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{-# LANGUAGE OverloadedStrings #-}
module Y2016.M12.D09.Solution where
import Control.Arrow ((&&&))
import Data.Aeson
import qualified Data.ByteString.Lazy.Char8 as BL
import Data.Function (on)
import Data.List (sortBy)
import Data.Maybe (fromJust)
-- below imports available from 1HaskellADay git repository
import Control.Logic.Frege (adjoin)
import Control.Presentation (laxmi)
import Data.Twitter
-- import Graph.JSON.Cypher.Read.Tweets
So, there was this tweet:
RC Guerrilla @RCGuerrilla 29m29 minutes ago
#FF #Catholic @OnePeterFive @SteveSkojec @VaticanCricket @vatican_en @CrisisMag
@geophf @hanmariams @EyeOfTheTiber @theghissilent #Follow
Leading to the following response:
Math problem
Who is the most exclusive tweep below?
Who is the most profligate in their follow-backs?
What is the mean follow-back ratio?
So, including RCGuerrilla, tease out the follower/friend information from
each tweep and answer the above questions.
instance FromJSON User where
parseJSON (Object o) =
Tweep <$> o .: "screen_name" <*> o .: "name"
<*> o .: "location" <*> o .: "followers_count"
<*> o .: "friends_count" <*> o .: "profile_image_url"
readTweeps :: FilePath -> IO [User]
readTweeps = fmap (fromJust . decode) . BL.readFile
friendFollowerRatio :: User -> Rational
friendFollowerRatio =
uncurry (/) . adjoin fromIntegral . (following &&& followers)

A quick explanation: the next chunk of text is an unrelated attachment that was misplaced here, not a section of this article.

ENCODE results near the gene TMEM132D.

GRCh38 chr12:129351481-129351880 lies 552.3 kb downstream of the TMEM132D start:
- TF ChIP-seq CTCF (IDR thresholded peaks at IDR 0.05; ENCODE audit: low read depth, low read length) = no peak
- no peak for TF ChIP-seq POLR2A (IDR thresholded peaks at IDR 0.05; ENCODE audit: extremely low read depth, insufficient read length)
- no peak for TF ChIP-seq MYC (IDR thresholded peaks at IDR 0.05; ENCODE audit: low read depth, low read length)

The JSON for the tweeps I got from my twitter-app: twittercritter by running
the command:
geophf:twitter geophf$
php info.php screen_name "RCGuerrilla,geophf,OnePeterFire,SteveSkojec,
EyeOfTheTiber,theghissilent" > ff-count.json
and placed it in this directory as ff-count.json. Have fun!
*Y2016.M12.D09.Solution> readTweeps "Y2016/M12/D09/ff-count.json" ~> ffs
*Y2016.M12.D09.Solution> length ffs ~> 9 ... YAY!
n.b.: ' ... YAY!' is not part of the return value
*Y2016.M12.D09.Solution> friendFollowerRatio (head ffs) ~> 973 % 1013
yup, yup, yup.
So, we sort on the ratio to answer the first two questions:
*Y2016.M12.D09.Solution> let ans = map (screen &&& friendFollowerRatio) ffs
*Y2016.M12.D09.Solution> sortBy (compare `on` snd) ans ~>
[("vatican_en",83 % 12114),("EyeOfTheTiber",93 % 7283),
("CrisisMag",413 % 12303),("theghissilent",50 % 1279),
("VaticanCricket",77 % 542),("hanmariams",655 % 2428),
("SteveSkojec",447 % 1405),("geophf",137 % 173),("RCGuerrilla",973 % 1013)]
So, vatican_en is the least follow-backer and RCGuerrilla is the most.
The mean follow-back ratio is:
*Y2016.M12.D09.Solution Data.List Data.Function> sum (map snd it) / 9 ~>
32172262422529344404132517287 % 112460315642822738295206175420
*Y2016.M12.D09.Solution> laxmi 2 it ~> "0.28"
in human-readable form... so, let's see each follow-back ratio:
*Y2016.M12.D09.Solution> map (screen &&& laxmi 2 . friendFollowerRatio) ffs ~>
and, after storing (see sortBy espression, above):
*Y2016.M12.D09.Solution> mapM_ (\(a,b) -> putStrLn (a ++ (',':b))) it
What are other measures of 'impact of YOUR twitter brand'? Retention?
Number of likes numbers of tweets receive?